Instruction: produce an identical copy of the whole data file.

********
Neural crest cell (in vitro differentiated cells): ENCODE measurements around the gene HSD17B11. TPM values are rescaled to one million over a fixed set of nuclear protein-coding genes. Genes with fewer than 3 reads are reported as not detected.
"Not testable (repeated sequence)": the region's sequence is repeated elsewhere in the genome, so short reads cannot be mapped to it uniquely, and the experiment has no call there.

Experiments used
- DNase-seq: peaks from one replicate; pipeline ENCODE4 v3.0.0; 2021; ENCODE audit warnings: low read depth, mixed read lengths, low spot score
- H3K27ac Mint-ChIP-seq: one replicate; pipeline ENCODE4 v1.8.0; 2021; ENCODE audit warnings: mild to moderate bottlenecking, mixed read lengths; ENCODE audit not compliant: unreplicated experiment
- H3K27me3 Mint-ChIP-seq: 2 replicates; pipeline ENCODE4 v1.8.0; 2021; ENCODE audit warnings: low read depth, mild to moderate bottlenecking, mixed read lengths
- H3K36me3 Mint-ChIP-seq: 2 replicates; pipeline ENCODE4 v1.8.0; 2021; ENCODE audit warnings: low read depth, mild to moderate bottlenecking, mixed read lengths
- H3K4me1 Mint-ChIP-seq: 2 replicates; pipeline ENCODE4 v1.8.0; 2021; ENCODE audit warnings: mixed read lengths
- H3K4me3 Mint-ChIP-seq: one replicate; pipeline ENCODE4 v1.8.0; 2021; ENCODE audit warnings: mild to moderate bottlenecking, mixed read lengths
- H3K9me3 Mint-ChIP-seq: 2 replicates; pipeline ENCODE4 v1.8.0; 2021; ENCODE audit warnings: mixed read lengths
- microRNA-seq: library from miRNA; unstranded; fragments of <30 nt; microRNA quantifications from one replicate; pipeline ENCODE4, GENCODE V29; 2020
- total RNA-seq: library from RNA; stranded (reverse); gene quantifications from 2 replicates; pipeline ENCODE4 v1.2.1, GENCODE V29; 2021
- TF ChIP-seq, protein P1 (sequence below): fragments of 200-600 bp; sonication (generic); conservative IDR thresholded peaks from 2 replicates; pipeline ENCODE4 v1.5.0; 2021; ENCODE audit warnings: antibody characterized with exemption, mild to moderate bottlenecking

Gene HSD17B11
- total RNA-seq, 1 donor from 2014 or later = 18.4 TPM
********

Neural crest cell (in vitro differentiated cells): ENCODE measurements around the gene HSD17B11. TPM values are rescaled to one million over a fixed set of nuclear protein-coding genes. Genes with fewer than 3 reads are reported as not detected.
"Not testable (repeated sequence)": the region's sequence is repeated elsewhere in the genome, so short reads cannot be mapped to it uniquely, and the experiment has no call there.

Experiments used
- DNase-seq: peaks from one replicate; pipeline ENCODE4 v3.0.0; 2021; ENCODE audit warnings: low read depth, mixed read lengths, low spot score
- H3K27ac Mint-ChIP-seq: one replicate; pipeline ENCODE4 v1.8.0; 2021; ENCODE audit warnings: mild to moderate bottlenecking, mixed read lengths; ENCODE audit not compliant: unreplicated experiment
- H3K27me3 Mint-ChIP-seq: 2 replicates; pipeline ENCODE4 v1.8.0; 2021; ENCODE audit warnings: low read depth, mild to moderate bottlenecking, mixed read lengths
- H3K36me3 Mint-ChIP-seq: 2 replicates; pipeline ENCODE4 v1.8.0; 2021; ENCODE audit warnings: low read depth, mild to moderate bottlenecking, mixed read lengths
- H3K4me1 Mint-ChIP-seq: 2 replicates; pipeline ENCODE4 v1.8.0; 2021; ENCODE audit warnings: mixed read lengths
- H3K4me3 Mint-ChIP-seq: one replicate; pipeline ENCODE4 v1.8.0; 2021; ENCODE audit warnings: mild to moderate bottlenecking, mixed read lengths
- H3K9me3 Mint-ChIP-seq: 2 replicates; pipeline ENCODE4 v1.8.0; 2021; ENCODE audit warnings: mixed read lengths
- microRNA-seq: library from miRNA; unstranded; fragments of <30 nt; microRNA quantifications from one replicate; pipeline ENCODE4, GENCODE V29; 2020
- total RNA-seq: library from RNA; stranded (reverse); gene quantifications from 2 replicates; pipeline ENCODE4 v1.2.1, GENCODE V29; 2021
- TF ChIP-seq, protein P1 (sequence below): fragments of 200-600 bp; sonication (generic); conservative IDR thresholded peaks from 2 replicates; pipeline ENCODE4 v1.5.0; 2021; ENCODE audit warnings: antibody characterized with exemption, mild to moderate bottlenecking

Gene HSD17B11
- total RNA-seq, 1 donor from 2014 or later = 18.4 TPM